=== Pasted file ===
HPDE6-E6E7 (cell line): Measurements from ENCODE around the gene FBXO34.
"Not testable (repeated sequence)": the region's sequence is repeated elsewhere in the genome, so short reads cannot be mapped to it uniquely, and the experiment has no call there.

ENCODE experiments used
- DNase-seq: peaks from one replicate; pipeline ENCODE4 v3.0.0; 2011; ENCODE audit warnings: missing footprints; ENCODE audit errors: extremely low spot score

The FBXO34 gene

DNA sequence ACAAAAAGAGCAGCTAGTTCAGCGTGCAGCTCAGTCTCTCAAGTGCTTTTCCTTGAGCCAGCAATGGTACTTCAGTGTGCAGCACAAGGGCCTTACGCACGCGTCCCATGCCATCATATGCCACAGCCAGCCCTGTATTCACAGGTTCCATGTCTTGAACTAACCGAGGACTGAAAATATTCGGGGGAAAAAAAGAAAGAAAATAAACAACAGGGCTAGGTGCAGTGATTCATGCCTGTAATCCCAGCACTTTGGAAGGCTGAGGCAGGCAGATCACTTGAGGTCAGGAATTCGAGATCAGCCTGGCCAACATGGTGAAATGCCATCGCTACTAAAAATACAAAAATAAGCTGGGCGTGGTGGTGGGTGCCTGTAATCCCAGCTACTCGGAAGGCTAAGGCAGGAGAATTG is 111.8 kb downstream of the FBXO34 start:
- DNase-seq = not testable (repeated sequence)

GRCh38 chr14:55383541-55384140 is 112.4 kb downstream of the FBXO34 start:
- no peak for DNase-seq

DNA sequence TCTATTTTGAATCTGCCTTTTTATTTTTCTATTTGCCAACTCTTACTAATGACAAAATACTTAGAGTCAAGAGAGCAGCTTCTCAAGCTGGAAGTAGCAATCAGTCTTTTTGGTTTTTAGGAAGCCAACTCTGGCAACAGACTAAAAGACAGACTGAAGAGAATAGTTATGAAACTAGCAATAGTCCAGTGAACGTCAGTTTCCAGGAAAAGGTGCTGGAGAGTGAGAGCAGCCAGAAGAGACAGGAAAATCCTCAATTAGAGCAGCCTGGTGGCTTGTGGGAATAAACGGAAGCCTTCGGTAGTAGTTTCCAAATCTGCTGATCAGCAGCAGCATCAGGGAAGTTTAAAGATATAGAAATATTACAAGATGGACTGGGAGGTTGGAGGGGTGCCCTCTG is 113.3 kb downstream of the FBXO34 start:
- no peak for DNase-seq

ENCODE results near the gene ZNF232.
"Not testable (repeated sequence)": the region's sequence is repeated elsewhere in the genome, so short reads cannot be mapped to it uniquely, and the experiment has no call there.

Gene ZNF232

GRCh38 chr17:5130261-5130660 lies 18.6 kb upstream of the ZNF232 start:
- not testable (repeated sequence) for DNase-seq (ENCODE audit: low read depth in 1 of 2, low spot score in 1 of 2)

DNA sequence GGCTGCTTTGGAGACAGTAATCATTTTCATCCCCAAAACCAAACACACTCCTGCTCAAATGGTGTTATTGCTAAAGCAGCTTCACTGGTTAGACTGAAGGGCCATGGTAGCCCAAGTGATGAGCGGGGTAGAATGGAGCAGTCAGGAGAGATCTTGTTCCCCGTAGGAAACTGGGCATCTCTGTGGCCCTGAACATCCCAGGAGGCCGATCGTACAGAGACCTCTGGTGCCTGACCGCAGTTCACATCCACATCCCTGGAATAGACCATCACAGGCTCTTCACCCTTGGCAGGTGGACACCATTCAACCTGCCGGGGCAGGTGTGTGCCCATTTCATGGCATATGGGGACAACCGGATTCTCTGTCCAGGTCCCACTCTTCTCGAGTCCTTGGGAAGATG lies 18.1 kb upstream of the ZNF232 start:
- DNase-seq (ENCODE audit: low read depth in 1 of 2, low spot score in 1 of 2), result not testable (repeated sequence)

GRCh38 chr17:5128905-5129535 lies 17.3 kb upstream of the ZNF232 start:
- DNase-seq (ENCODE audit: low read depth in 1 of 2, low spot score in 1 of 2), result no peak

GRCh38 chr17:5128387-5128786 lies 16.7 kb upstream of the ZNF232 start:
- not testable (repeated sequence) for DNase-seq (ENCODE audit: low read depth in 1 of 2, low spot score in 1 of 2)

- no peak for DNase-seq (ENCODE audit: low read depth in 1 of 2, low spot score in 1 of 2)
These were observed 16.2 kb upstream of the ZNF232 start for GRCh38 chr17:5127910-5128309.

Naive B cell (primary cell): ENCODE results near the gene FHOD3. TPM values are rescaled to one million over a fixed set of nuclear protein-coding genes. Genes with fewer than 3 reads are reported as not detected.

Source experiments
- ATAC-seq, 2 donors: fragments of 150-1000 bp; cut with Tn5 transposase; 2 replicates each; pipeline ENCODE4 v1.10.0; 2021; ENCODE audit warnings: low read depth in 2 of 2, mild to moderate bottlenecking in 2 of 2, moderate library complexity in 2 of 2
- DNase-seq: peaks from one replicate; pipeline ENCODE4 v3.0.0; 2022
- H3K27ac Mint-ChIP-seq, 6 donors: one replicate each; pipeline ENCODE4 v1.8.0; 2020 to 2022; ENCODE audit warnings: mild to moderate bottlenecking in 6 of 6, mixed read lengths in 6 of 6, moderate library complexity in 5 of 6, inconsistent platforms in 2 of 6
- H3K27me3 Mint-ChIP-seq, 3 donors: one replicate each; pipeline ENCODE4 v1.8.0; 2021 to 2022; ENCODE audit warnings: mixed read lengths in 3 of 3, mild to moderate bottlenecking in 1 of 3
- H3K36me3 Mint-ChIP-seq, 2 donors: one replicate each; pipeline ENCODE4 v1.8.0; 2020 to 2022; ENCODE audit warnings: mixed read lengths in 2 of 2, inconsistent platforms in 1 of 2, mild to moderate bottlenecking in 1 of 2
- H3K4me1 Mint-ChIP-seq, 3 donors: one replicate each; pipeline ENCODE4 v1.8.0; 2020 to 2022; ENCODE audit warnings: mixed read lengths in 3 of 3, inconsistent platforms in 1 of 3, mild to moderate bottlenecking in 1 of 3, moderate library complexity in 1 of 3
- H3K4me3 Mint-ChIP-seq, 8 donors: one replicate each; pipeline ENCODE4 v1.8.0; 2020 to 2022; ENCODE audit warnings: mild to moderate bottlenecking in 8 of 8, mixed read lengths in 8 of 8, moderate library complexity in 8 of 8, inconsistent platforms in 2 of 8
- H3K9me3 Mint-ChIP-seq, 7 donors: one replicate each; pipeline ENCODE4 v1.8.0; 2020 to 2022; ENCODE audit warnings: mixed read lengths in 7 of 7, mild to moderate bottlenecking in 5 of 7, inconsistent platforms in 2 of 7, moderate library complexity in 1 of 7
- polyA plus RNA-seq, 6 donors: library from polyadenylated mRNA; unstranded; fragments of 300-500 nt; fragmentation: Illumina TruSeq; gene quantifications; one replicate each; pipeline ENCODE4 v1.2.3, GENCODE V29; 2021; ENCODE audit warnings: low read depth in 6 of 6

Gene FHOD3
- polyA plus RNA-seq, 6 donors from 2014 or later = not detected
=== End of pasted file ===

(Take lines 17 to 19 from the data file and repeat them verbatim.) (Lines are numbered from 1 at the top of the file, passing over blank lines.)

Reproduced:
DNA sequence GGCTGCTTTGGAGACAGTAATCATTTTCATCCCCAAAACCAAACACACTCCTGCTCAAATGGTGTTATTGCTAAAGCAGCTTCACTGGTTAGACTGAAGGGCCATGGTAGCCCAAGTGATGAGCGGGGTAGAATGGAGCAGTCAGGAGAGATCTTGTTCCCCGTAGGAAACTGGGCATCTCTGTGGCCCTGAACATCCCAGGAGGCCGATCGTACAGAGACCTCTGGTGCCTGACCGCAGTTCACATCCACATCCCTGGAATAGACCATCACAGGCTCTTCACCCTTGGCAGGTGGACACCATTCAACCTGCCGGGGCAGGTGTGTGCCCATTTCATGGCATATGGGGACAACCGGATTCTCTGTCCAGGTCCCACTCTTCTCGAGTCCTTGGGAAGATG lies 18.1 kb upstream of the ZNF232 start:
- DNase-seq (ENCODE audit: low read depth in 1 of 2, low spot score in 1 of 2), result not testable (repeated sequence)

GRCh38 chr17:5128905-5129535 lies 17.3 kb upstream of the ZNF232 start: